They were at the top of their respective classes just a few short months ago: the 2012 valedictorians. In June, they gave speeches and basked in the celebration of their high school accomplishments. Today, we celebrate these young scholars as they head off to college. Their words, as the passages below show, are hopeful and confident, like our young men and women should be as they enter the cusp of adulthood. One wants to be an economist; another a museum curator; a third actuary and one a doctor. These young Prince George’s men and women are just several examples of the thousands of emerging county residents ready to make an impact on the world.
If I could, I would pay my mother for every day she helped me. She did a lot in my life. She helped me pave the way by helping me see that there’s more to the world than the four corners of my household.
I set my own personal standard of getting no less than a B. I don’t like B’s; I don’t like looking at them. When I started setting a higher standard for myself, my mother did get on track. When I did get a B, it was like, “Oh, what’s going on, Darnell?” A’s I set for myself, but she expected nothing but my best.
My school. . . the primary thing was to graduate, to get the best grades that you can, don’t slack. That whole valedictorian, salutatorian, all that — no. That wasn’t even in our minds until late junior year.
I’m just competitive by nature. I don’t like to lose. Maybe that’s going to be my downfall one of these days. I’m a good sport... but I’m very aggressive when it comes to competition. I don’t do many competitions, but when I do that one competition, I want to win.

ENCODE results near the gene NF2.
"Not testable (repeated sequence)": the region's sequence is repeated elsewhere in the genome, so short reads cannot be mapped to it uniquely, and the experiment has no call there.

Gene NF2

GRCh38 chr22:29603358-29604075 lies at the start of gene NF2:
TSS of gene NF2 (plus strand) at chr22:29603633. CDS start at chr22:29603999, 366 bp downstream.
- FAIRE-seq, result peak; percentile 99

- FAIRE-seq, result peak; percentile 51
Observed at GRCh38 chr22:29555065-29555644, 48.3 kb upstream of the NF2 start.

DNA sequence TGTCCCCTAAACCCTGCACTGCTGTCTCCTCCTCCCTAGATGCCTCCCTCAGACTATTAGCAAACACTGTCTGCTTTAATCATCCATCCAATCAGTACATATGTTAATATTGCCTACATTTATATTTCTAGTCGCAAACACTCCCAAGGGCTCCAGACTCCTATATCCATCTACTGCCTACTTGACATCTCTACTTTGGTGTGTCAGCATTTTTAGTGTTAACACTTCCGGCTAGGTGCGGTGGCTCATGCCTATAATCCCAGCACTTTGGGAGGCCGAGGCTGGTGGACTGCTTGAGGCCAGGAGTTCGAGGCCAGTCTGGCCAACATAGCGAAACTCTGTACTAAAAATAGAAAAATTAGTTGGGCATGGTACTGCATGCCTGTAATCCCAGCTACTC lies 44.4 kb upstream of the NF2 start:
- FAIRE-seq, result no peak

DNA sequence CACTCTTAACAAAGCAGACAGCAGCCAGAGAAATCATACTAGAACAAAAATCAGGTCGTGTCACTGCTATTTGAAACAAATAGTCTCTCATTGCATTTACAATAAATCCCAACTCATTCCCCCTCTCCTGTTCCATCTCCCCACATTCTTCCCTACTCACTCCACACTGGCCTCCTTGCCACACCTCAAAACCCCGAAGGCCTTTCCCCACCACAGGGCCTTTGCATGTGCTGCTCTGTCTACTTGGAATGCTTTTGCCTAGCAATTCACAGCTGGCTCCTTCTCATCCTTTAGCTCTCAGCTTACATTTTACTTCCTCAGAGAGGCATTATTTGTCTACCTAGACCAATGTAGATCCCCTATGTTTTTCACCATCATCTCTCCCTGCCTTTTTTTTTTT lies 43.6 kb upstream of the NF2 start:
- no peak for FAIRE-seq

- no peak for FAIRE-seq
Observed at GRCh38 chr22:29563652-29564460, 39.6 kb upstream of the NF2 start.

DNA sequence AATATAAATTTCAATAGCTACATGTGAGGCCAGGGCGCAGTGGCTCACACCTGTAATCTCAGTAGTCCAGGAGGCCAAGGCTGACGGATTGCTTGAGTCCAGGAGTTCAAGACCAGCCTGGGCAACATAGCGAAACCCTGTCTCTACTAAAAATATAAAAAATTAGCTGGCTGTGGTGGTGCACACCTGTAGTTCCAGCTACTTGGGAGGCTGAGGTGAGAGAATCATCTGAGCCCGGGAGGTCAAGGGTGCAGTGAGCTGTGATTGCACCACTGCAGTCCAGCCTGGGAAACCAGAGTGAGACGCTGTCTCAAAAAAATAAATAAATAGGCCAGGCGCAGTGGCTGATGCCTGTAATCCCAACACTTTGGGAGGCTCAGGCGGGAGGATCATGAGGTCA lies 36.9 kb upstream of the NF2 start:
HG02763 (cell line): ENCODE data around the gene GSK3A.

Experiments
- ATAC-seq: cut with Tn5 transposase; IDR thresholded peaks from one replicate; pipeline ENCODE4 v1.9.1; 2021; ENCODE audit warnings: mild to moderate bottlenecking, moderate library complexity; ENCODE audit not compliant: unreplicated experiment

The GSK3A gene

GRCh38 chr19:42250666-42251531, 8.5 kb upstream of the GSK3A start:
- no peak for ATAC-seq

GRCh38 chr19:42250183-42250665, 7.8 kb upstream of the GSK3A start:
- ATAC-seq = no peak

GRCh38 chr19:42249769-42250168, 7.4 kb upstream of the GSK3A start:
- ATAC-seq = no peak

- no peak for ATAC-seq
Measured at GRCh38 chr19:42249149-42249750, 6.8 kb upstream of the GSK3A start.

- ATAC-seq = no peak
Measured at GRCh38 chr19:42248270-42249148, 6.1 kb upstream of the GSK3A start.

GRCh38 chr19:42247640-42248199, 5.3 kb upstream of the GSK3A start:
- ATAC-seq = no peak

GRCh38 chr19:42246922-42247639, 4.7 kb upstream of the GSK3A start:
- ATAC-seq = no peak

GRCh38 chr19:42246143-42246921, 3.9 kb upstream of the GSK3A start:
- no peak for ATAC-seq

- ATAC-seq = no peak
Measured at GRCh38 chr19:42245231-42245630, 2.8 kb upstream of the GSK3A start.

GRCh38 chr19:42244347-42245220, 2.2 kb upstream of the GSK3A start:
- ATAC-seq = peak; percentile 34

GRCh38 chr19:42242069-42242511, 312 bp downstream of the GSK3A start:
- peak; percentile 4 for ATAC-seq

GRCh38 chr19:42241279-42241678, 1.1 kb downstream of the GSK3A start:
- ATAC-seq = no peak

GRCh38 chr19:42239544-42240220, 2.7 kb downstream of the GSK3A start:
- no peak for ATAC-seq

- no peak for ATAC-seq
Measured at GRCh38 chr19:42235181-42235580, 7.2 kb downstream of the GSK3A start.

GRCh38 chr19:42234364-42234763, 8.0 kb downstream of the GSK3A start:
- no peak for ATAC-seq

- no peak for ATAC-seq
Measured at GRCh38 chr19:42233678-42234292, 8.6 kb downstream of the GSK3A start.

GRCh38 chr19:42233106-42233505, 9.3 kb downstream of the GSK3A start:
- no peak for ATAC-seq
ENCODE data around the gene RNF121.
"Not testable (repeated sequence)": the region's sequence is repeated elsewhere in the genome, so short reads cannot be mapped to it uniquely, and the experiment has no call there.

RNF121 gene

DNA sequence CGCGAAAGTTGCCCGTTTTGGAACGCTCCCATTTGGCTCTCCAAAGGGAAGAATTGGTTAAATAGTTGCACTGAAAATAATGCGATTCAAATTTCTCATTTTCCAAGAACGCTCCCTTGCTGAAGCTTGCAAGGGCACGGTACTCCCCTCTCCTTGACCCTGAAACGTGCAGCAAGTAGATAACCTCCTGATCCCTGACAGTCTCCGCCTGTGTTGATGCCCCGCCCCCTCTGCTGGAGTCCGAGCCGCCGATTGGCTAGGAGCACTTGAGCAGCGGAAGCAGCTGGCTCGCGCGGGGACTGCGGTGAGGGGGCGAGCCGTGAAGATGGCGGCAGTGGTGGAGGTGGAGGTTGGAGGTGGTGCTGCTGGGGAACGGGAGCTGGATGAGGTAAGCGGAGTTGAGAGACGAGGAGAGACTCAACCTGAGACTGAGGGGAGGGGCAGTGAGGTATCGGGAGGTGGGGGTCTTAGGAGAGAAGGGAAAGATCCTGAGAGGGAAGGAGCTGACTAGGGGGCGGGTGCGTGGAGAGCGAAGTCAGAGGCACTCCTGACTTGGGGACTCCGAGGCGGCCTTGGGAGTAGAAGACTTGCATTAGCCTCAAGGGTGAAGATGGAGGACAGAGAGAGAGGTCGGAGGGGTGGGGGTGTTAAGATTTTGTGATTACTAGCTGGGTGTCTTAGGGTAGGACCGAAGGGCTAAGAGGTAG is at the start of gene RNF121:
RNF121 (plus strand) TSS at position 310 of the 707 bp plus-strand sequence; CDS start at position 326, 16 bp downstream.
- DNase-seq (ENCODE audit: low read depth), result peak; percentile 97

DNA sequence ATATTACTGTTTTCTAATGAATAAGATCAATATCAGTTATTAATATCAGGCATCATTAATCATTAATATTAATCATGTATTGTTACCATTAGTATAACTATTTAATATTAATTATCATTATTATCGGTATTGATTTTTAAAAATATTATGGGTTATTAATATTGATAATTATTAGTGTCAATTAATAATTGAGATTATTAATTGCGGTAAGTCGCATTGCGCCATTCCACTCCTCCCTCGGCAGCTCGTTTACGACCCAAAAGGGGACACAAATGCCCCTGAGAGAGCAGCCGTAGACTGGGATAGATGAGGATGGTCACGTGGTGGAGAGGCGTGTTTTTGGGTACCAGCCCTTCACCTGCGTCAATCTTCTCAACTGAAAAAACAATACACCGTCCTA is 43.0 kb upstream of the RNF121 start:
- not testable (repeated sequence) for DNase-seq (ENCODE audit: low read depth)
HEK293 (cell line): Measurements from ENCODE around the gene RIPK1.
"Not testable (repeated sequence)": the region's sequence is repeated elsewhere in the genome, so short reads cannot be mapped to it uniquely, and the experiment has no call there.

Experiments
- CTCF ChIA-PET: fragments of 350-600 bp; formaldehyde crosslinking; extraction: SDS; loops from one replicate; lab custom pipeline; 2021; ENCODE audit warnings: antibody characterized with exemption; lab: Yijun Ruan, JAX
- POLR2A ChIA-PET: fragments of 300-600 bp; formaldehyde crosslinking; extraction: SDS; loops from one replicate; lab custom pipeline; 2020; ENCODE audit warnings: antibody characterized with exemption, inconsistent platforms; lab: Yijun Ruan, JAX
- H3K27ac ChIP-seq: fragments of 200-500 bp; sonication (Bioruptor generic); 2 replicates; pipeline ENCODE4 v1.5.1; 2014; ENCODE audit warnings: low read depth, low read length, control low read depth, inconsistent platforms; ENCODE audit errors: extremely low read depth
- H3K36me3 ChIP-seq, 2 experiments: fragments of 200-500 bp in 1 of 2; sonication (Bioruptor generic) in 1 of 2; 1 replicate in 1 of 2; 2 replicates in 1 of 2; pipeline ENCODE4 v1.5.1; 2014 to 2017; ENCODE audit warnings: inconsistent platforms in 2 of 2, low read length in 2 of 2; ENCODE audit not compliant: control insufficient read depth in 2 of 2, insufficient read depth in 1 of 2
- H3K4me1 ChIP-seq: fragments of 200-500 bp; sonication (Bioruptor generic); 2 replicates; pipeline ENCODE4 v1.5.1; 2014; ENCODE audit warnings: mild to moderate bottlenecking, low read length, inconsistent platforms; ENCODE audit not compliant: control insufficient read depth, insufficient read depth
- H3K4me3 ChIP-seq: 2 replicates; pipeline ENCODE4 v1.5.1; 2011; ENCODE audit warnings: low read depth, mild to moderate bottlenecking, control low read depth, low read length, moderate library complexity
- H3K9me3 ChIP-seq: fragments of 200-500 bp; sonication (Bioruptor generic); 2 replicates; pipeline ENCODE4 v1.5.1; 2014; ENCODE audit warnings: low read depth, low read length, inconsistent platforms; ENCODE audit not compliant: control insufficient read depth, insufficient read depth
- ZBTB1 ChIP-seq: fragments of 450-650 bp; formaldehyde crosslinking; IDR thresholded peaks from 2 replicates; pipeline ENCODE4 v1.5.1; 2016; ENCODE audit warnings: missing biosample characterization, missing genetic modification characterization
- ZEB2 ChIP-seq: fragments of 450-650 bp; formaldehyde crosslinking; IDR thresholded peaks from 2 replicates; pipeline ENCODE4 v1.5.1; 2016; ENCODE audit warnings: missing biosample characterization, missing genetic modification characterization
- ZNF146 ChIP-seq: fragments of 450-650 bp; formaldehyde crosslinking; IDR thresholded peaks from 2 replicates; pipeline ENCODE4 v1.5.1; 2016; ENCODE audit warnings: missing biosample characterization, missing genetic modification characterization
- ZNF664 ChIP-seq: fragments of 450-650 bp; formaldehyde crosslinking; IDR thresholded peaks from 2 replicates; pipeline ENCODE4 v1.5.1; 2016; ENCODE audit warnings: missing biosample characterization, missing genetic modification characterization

I want to major in history, possibly minor in classics, because I really do enjoy history. I always ask: “How did they do it?” You look at things like the pyramids and you say, “How did they do it with a hammer and chisel?” I eventually want to work for the MoMA. I want to become a curator eventually, maybe one day possibly becoming the director. It’s a very competitive job, so it’s for me.
Some people in the past have called me some things that I don’t approve of. Some called me arrogant . . . or “bougie.” I’m not. I’m just as down-to-earth as anyone else. I say, “Work first, play hard later.” I want the best, and people may not understand [where] I come from when I say I want to work a lot. I want to provide for my family. I want to be the best father, the best husband in the future that I can. I’m definitely a giver, and people don’t see that. All I want is the best for my family and the people that I love, and that may sound a little selfish, but to me I think that’s giving.
When it comes to my drive, it’s not going to end.
Darnell Lisby graduated from Suitland High School. He will attend St. John’s University, where he plans to major in history.
— Interview by Erin Williams
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